It's time for...

PLAYING. WITH. NUMBERRRRRRSSSSSS!!!!!

This is the game in which Brad uses random statistical tools to try to make sense of stats and figures that most likely won't produce any reasonable outcome! This week's game will be centered around the most exciting part of All-Star weekend...

Not the Slam Dunk Contest.

Not the All-Star Game.

THE 3-POINT SHOOTING CONTEST!

Before I continue on this charade that I'm calling an article, these stats were derived from the players in-season numbers (for the entire season in full) during the season in which they competed in the 3-point contest. I've pulled together shooting stats from the past 10 years of the 3-point contest, focusing on the 3-point attempts per game and the 3-point shooting percentage.

Without further ado...

PLAYING. WITH. NUMBERRRRRRSSSSSS!!!!!

This is the game in which Brad uses random statistical tools to try to make sense of stats and figures that most likely won't produce any reasonable outcome! This week's game will be centered around the most exciting part of All-Star weekend...

Not the Slam Dunk Contest.

Not the All-Star Game.

THE 3-POINT SHOOTING CONTEST!

Before I continue on this charade that I'm calling an article, these stats were derived from the players in-season numbers (for the entire season in full) during the season in which they competed in the 3-point contest. I've pulled together shooting stats from the past 10 years of the 3-point contest, focusing on the 3-point attempts per game and the 3-point shooting percentage.

Without further ado...

The basic rundown of the 3-point contest field is as follows:

From the names alone, you might be able to tell why this years contest is far more exciting than any of the other ASW festivities. Not only is the field star-packed, but the players competing are legitimately the best three-point shooters of their generation. Kyle Korver in particular is on pace for a 50-50 year (50% FG% and 50% 3PT%), a feat that hasn't been accomplished since Steve Kerr in '95-'96 (>50 3PA).

Now, since the field is filled with such amazing shooters, I thought it might be fun to look at who has the highest chance of winning the contest, based solely on a regression from the past shooting contests. I spent much more time pulling individual season stats for each of the players in the contest for the past 10 years and compiled my own regression to try to predict who has the highest odds.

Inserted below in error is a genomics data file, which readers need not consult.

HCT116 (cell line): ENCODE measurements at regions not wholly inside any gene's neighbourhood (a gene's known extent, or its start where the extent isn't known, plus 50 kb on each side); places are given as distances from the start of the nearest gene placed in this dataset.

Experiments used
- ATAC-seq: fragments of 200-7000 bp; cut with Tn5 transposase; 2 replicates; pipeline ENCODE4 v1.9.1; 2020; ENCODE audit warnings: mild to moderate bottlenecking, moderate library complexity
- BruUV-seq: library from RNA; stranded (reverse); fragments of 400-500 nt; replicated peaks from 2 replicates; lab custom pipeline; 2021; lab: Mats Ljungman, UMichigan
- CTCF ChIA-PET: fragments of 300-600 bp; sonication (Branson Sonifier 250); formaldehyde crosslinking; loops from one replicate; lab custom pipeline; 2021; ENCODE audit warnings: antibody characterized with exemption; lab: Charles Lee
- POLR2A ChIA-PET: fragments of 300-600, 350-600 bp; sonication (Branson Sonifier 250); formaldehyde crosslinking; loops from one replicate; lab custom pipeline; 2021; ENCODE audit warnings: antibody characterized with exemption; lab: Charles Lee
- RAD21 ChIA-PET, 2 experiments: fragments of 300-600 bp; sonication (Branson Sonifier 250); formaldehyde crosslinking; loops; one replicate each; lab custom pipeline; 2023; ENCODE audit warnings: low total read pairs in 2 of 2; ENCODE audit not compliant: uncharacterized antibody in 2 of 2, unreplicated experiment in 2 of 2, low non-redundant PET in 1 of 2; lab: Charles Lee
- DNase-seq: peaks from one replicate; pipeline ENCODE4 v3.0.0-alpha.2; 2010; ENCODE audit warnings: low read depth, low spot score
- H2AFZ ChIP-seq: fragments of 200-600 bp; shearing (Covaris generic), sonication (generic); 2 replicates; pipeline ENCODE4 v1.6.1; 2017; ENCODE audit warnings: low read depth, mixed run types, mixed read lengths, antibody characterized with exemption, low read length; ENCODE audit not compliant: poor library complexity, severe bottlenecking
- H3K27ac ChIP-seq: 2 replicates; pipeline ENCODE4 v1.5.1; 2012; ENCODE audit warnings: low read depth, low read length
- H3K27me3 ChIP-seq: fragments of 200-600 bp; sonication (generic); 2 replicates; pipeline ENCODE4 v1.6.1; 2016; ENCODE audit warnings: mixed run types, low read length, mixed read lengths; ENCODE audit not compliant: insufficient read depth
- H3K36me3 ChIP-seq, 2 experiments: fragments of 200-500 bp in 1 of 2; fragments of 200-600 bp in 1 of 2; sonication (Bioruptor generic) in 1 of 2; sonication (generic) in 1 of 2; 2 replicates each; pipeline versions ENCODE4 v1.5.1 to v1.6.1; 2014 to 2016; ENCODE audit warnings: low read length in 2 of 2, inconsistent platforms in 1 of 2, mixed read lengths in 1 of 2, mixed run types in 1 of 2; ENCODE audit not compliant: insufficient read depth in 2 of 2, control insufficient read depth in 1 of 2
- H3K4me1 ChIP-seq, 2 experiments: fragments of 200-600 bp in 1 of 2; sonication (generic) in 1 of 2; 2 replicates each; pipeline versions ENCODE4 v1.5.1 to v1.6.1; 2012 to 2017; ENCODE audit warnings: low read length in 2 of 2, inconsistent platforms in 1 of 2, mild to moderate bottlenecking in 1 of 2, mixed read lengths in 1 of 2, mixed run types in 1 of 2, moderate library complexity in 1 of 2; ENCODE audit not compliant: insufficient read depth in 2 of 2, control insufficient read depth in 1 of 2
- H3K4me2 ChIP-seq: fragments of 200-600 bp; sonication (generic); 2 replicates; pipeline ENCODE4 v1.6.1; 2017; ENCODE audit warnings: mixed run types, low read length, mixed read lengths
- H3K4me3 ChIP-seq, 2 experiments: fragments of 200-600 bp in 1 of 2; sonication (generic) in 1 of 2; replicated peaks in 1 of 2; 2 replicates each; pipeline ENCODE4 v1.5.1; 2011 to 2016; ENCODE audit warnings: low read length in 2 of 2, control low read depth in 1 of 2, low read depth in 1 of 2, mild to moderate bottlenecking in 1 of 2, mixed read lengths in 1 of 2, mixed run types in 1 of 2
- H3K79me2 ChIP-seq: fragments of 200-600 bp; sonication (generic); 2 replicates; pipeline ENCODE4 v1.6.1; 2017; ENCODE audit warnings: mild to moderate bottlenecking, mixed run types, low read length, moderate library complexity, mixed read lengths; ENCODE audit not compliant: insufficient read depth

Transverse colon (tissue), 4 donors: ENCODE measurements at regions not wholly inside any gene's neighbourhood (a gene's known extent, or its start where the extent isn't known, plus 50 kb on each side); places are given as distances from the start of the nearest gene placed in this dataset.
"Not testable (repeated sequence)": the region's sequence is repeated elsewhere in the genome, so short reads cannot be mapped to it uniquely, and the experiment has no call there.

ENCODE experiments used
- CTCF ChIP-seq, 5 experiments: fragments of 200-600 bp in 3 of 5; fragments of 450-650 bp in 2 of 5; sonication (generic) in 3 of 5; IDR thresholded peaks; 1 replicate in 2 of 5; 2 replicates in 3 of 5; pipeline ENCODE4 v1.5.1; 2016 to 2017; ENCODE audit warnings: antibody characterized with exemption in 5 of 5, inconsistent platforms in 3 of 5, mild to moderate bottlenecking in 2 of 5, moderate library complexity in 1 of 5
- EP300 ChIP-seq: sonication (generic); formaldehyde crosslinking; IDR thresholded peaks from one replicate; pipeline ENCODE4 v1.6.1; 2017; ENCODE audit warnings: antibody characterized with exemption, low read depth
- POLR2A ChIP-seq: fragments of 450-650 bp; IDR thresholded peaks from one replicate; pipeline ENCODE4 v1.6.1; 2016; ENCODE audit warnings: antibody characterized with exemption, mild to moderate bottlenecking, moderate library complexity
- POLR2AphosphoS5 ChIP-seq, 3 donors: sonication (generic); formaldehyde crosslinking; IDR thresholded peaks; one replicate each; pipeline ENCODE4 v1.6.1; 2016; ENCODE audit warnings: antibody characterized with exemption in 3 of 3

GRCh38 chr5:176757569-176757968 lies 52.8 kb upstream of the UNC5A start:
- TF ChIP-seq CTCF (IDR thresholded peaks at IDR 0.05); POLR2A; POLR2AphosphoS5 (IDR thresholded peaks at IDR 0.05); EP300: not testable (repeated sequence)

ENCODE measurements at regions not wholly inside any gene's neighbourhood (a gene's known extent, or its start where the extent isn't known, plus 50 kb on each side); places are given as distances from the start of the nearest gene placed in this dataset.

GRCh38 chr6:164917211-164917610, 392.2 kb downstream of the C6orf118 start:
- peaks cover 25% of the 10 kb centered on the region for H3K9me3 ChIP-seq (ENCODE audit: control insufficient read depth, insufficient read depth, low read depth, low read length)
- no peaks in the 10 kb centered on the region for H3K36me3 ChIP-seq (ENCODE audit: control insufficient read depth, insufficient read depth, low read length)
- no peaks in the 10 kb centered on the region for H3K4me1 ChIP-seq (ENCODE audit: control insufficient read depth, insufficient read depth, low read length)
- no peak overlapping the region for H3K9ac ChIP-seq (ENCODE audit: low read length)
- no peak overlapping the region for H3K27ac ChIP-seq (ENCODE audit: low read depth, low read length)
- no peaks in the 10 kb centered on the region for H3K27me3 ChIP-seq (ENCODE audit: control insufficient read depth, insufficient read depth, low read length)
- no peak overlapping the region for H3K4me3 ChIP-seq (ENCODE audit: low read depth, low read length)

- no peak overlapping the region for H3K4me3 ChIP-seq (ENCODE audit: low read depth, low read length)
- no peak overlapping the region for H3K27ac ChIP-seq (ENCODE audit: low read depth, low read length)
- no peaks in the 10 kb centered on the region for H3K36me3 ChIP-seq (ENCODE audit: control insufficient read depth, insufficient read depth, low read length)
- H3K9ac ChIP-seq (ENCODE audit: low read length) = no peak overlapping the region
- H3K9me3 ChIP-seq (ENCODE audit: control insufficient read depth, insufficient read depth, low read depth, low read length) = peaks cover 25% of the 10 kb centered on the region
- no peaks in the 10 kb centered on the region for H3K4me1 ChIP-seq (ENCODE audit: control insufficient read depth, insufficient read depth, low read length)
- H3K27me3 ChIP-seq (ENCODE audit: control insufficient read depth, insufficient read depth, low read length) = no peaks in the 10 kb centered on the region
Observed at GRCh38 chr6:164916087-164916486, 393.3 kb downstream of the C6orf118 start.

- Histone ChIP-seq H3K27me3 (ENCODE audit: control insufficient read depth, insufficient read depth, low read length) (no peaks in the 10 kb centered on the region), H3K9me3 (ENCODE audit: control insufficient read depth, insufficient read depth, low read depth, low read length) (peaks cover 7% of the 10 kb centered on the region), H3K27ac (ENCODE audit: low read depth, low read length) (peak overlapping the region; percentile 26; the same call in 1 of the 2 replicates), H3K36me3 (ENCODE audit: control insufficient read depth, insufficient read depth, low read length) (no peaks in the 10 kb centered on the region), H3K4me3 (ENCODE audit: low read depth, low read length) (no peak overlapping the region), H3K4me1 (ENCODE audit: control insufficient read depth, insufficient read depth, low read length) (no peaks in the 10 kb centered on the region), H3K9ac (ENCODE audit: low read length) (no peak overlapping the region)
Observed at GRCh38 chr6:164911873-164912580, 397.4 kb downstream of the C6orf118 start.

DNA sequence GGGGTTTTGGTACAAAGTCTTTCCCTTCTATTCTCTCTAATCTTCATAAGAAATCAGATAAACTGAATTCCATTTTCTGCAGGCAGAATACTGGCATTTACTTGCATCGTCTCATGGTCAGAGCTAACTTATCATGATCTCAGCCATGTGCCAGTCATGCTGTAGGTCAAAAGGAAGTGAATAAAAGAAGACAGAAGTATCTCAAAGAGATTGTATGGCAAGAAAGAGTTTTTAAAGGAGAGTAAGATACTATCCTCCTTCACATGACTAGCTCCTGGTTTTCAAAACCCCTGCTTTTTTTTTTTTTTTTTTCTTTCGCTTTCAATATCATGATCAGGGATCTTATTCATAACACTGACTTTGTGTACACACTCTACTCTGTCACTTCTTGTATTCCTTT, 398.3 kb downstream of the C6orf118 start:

Disclaimer: The actual correlations on these stats was actually pretty god-awful, but it's still fun to see if any of it holds true.

The base equation that I ended up with was as follows:

- Marco Belinelli, SAS, 3.5 3PA/G, 38.1% (Winner from last year)
- Steph Curry, GSW, 7.9 3PA/G, 39.9%
- James Harden, HOU, 6.9 3PA/G, 38.3%
- Kyrie Irving, CLE, 5.3 3PA/G, 41.4%
- Kyle Korver, ATL, 5.8 3PA/G, 52.3%
- Wesley Matthews, POR, 7.6 3PA/G, 39.8%
- J.J. Redick, LAC, 5.5 3PA/G, 43.6%
- Klay Thompson, GSW, 7.0 3PA/G, 44.0%

From the names alone, you might be able to tell why this years contest is far more exciting than any of the other ASW festivities. Not only is the field star-packed, but the players competing are legitimately the best three-point shooters of their generation. Kyle Korver in particular is on pace for a 50-50 year (50% FG% and 50% 3PT%), a feat that hasn't been accomplished since Steve Kerr in '95-'96 (>50 3PA).

Now, since the field is filled with such amazing shooters, I thought it might be fun to look at who has the highest chance of winning the contest, based solely on a regression from the past shooting contests. I spent much more time pulling individual season stats for each of the players in the contest for the past 10 years and compiled my own regression to try to predict who has the highest odds.

Disclaimer: The actual correlations on these stats was actually pretty god-awful, but it's still fun to see if any of it holds true.

The base equation that I ended up with was as follows:

Exp. Win = -.044 * [3PA/G] + .95 [3PT%]